Expectant Mom's Baby Bump Goes Viral In The Most Horrifying Way

Think it's OK to upload your pregnancy photos to social media? Think again.

pregnant woman Dmitry Tsvetkov / 123RF

When you're expecting, you want to share your joy with your family, friends, and even acquaintances. Pregnancy is a special time and you want to be able to remember it always, so you take many pictures.

It's natural in this time of social media to share them; besides, what harm can there be in sharing pictures of you and your baby bump?

Unfortunately in 2016, blogger Meg Ireland found out the hard way that some people have no problem stealing photos off the internet and using them for their own purposes.


Meg blogs about many aspects of her life as a mother with two children with food allergies, and in many ways lives her life in the public eye, as many bloggers do.

When Meg discovered what some individuals were doing with the pictures she posted on her Instagram account, she felt like throwing up.

"This bump pic along with around 15 other pictures of mine ended up an online 'preggophilia' site. Which is a porn site for people who like pregnant women," Meg wrote in a post on her Facebook page, which has since been deleted. "I see so many people upload their bump pics and now I just gasp and hope to god they don't get into the hands of someone they shouldn't."


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It's one thing to share your joy with people who care about you, but it's another thing when people are viewing your photos without your permission as a way to express their particular fetish.

"When I was scrolling through this god awful site trying to find where this thread was, I saw some pretty f*cked up sh*t," Meg said.

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"People who were uploading pictures of their wife to other users, brother-in-laws uploading pictures of their sisters-in-law, and women uploading pictures of their work colleagues! I literally couldn't believe what I was seeing."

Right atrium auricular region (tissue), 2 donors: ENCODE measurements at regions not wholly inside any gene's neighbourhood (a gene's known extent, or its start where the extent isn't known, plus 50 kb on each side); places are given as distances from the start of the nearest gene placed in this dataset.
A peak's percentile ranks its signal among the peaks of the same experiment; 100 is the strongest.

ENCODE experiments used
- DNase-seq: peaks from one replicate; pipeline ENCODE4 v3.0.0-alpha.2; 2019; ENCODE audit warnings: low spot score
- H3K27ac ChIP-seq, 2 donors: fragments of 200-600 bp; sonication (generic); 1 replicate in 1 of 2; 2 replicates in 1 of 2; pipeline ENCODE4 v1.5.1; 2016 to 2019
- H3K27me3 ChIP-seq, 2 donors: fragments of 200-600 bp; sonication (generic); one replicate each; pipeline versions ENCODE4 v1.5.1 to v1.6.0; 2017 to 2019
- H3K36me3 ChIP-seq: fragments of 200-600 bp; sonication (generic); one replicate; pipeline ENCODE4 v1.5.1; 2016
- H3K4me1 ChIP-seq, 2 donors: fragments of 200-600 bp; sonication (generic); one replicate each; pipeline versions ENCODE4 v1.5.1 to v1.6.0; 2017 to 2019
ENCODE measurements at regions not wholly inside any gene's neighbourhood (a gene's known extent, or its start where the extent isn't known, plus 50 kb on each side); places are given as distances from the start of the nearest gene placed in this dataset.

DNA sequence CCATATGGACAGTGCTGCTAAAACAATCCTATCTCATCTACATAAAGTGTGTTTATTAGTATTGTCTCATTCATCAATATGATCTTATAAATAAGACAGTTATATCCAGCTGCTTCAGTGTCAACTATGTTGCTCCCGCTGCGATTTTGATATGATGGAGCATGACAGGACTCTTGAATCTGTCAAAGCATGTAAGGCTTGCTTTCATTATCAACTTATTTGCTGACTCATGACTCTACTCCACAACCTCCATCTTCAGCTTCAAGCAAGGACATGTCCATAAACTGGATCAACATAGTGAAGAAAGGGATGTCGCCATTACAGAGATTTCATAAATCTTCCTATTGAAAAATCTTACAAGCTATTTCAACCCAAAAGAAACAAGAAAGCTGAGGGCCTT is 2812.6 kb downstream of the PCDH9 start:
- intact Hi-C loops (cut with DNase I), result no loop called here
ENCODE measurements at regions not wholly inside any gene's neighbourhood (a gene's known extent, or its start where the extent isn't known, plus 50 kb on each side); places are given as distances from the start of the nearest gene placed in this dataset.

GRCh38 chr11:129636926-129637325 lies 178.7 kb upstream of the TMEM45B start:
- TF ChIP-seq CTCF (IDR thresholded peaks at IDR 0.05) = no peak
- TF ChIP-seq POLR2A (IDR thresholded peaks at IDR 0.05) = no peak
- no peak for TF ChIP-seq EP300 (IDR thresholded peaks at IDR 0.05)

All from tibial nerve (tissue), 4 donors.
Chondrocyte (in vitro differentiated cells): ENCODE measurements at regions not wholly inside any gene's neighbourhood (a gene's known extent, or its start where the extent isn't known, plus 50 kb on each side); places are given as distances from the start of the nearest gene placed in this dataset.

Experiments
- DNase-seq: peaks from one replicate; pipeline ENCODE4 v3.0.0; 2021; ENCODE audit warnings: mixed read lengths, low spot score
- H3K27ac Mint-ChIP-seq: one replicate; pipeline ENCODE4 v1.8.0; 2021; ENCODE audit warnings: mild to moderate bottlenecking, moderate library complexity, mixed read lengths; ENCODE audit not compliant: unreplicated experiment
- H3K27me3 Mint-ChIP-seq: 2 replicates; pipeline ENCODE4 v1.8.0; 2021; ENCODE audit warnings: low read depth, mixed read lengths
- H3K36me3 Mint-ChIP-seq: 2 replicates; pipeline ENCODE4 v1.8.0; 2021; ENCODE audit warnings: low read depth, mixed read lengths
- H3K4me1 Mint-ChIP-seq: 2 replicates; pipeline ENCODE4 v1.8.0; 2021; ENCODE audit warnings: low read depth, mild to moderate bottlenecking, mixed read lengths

Aren't the top rules of fetish play that it's OK as long as you have permission and that no one gets hurt?

After threatening legal action, Meg was able to have her photos removed from the pregnancy fetish site and now is using her social media to advise other mothers to protect their photos.

"People would say I should only blame myself for uploading 'personal pictures' and that it was my own fault (even though my profile was then private). I see it differently," she said.

"I didn't care that someone had screenshot my photo to show someone, it was what they did with my photos that made me physically sick to my stomach.

Please be cautious about who follows/adds you. Block them if they look like a creepy MF."


When sharing via social media, always proceed with caution.

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Christine Schoenwald is a writer, performer, and teacher. She's had pieces in The Los Angeles Times, Salon, Woman's Day, Purple Clover, Bustle, and is a regular contributor to Ravishly and YourTango. Check out her website or her Instagram page.